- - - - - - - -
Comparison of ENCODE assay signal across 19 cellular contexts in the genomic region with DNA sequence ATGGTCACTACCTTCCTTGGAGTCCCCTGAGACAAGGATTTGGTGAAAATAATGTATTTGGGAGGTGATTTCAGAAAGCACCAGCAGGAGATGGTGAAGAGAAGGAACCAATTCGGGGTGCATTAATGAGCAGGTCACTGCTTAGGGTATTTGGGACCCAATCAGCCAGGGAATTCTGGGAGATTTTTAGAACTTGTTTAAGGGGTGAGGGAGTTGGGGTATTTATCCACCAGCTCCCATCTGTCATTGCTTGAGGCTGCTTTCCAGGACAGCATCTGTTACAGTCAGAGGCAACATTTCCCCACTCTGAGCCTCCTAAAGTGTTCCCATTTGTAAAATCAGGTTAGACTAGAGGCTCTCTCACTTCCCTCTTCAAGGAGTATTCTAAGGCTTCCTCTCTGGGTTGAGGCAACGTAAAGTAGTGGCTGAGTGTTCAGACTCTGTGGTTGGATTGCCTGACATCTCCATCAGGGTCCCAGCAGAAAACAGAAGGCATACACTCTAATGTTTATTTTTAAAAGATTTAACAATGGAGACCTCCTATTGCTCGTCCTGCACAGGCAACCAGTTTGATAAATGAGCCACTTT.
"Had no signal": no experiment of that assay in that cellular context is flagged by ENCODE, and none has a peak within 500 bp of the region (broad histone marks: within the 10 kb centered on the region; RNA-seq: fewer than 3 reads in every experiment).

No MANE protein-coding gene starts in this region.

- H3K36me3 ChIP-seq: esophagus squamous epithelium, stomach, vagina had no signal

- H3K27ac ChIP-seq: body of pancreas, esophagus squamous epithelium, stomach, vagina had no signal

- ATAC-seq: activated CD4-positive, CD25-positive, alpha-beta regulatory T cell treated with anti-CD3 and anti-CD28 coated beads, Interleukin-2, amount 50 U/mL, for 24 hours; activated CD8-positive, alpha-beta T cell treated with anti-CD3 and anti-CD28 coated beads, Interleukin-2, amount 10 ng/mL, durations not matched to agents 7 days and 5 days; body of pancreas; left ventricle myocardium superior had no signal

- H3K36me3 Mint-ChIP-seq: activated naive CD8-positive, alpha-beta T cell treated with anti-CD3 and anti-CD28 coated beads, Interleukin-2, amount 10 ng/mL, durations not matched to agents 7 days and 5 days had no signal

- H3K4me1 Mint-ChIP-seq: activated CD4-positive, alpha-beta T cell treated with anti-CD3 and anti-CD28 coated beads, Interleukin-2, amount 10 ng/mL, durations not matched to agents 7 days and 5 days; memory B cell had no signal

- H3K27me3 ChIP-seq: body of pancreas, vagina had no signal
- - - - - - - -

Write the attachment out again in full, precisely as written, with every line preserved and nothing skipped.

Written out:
Comparison of ENCODE assay signal across 19 cellular contexts in the genomic region with DNA sequence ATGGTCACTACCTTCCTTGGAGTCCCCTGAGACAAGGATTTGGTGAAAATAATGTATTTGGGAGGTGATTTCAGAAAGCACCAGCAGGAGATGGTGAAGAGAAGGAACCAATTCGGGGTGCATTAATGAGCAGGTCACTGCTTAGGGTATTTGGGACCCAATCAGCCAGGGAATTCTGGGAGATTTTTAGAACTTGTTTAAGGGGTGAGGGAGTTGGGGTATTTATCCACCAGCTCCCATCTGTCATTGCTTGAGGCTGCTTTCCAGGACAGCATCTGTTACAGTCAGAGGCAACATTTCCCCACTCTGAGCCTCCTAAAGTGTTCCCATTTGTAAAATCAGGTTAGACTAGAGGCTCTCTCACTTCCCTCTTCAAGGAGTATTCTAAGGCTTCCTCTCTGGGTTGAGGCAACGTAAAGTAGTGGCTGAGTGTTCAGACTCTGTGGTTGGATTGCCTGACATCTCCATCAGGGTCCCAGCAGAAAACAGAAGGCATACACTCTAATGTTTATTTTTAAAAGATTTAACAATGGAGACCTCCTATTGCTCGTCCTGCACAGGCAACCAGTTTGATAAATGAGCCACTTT.
"Had no signal": no experiment of that assay in that cellular context is flagged by ENCODE, and none has a peak within 500 bp of the region (broad histone marks: within the 10 kb centered on the region; RNA-seq: fewer than 3 reads in every experiment).

No MANE protein-coding gene starts in this region.

- H3K36me3 ChIP-seq: esophagus squamous epithelium, stomach, vagina had no signal

- H3K27ac ChIP-seq: body of pancreas, esophagus squamous epithelium, stomach, vagina had no signal

- ATAC-seq: activated CD4-positive, CD25-positive, alpha-beta regulatory T cell treated with anti-CD3 and anti-CD28 coated beads, Interleukin-2, amount 50 U/mL, for 24 hours; activated CD8-positive, alpha-beta T cell treated with anti-CD3 and anti-CD28 coated beads, Interleukin-2, amount 10 ng/mL, durations not matched to agents 7 days and 5 days; body of pancreas; left ventricle myocardium superior had no signal

- H3K36me3 Mint-ChIP-seq: activated naive CD8-positive, alpha-beta T cell treated with anti-CD3 and anti-CD28 coated beads, Interleukin-2, amount 10 ng/mL, durations not matched to agents 7 days and 5 days had no signal

- H3K4me1 Mint-ChIP-seq: activated CD4-positive, alpha-beta T cell treated with anti-CD3 and anti-CD28 coated beads, Interleukin-2, amount 10 ng/mL, durations not matched to agents 7 days and 5 days; memory B cell had no signal

- H3K27me3 ChIP-seq: body of pancreas, vagina had no signal